Please Note: This Article is 6 years old. This increases the likelihood that some or all of it's content is now outdated.

BREAKING – Members of the Scottish Parliament voted Wednesday agreeing to the “general principles” behind a Private Tenancies Bill – the Private Housing (Tenancies) (Scotland) Bill which was undergoing its Stage 1 debate in the Holyrood Parliament.

Housing minister Margaret Burgess opening the debate said that the main purpose of the bill was to create a private residential tenancy which gives “improved stability and rent predictability”, with at the same time, proper safeguards for landlords and investors.

The minister said there is an increase need of housing supply and the government is committed to that, but that the Private Housing Bill is “about security for people in the private sector and about rebalancing the relationship between tenants and landlords.”

The minister claimed that the Scottish Government has “carefully developed a proposal for an open ended tenancy that will apply to all tenants in the sector,” where landlords “will still be able to advertise their property well in advance if a tenant has given notice.”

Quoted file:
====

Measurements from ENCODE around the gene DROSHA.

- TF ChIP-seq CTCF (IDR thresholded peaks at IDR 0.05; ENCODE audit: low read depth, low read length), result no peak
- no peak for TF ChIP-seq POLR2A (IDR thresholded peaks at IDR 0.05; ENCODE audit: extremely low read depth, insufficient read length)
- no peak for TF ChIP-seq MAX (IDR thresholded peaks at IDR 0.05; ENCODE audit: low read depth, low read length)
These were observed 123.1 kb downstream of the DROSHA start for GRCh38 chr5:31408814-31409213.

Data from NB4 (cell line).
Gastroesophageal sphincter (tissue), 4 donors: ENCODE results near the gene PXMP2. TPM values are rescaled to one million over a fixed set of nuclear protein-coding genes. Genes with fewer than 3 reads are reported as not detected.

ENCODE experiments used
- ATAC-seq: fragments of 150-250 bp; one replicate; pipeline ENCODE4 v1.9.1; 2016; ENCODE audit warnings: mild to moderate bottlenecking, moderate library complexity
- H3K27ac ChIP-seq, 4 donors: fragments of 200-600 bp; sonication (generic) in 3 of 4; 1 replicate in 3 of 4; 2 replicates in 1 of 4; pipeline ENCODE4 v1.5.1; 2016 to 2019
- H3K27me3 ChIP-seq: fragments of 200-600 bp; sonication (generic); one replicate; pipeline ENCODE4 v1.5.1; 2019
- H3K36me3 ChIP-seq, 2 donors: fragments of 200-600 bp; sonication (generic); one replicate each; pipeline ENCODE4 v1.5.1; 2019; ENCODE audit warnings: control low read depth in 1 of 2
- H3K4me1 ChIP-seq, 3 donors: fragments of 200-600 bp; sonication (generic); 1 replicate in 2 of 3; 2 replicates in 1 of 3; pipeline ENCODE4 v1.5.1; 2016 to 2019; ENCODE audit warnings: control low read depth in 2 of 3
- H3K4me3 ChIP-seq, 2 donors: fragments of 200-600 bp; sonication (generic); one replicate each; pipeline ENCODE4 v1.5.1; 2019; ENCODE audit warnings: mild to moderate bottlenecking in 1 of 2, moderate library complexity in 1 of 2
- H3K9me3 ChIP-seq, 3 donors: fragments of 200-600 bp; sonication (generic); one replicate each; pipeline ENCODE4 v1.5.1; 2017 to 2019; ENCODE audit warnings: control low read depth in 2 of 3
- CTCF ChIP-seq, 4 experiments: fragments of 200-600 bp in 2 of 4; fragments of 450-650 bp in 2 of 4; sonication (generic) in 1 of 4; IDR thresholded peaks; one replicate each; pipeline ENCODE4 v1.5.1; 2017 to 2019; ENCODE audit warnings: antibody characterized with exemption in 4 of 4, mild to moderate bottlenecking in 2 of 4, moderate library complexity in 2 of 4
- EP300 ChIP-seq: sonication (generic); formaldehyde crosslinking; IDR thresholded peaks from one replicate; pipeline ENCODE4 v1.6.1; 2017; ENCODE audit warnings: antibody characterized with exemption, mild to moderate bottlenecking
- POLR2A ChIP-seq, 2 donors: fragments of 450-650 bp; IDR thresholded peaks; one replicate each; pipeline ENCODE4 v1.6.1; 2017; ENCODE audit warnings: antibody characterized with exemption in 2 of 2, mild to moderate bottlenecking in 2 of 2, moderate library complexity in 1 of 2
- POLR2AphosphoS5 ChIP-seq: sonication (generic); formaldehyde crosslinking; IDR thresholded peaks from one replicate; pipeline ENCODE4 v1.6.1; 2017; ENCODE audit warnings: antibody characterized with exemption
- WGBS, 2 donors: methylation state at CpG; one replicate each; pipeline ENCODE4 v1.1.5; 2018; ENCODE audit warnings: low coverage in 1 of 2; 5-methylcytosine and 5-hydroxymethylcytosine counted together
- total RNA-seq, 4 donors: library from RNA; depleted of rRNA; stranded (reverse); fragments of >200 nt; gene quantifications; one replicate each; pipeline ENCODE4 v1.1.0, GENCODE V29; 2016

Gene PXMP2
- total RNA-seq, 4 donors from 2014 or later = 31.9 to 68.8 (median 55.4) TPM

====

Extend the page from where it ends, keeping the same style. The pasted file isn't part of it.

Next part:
The Parliament’s infrastructure and Capital Investment Committee has backed the bill in principle, but has a number of recommendations it claims will improve the bill. The minister added that she cannot determine when this legislation will begin if it is passed.

Mr Jim Eadie the committee convener said that the no fault ground will be removed. This will mean that landlords will have to provide and prove one or more of 16 reasons in the bill before they will be able to end a tenancy. This process will involve the First Tier Tribunal, which will preside over evictions and ensure tenants have a proper tenancy agreement as well as hearing complaints about unfair evictions.

Scottish Conservative MSP Alex Johnstone, who did not support the bill, though he said the Conservatives may back it if presented in the right form, said there was a perception that rents are rising in Scotland, when in reality they are stable. He thought the bill would result in tenants whose rents had not been rising would see an annual rise as a result of the bill.

Lib Dem MSP Jim Hume warned introducing rent controls could actually see an increase in rent costs.

John Blackwood, chief executive of the Scottish Association of Landlords commenting on this first debate said:

“Like all political parties, housing charities and tenants groups, landlords and letting agents believe there is a need for a modern tenancy regime in Scotland which is easily understood by all and reflects the changing needs of society and is able to provide both the flexibility and high standards of service which people rightly expect.

Please Note: This Article is 6 years old. This increases the likelihood that some or all of it's content is now outdated.


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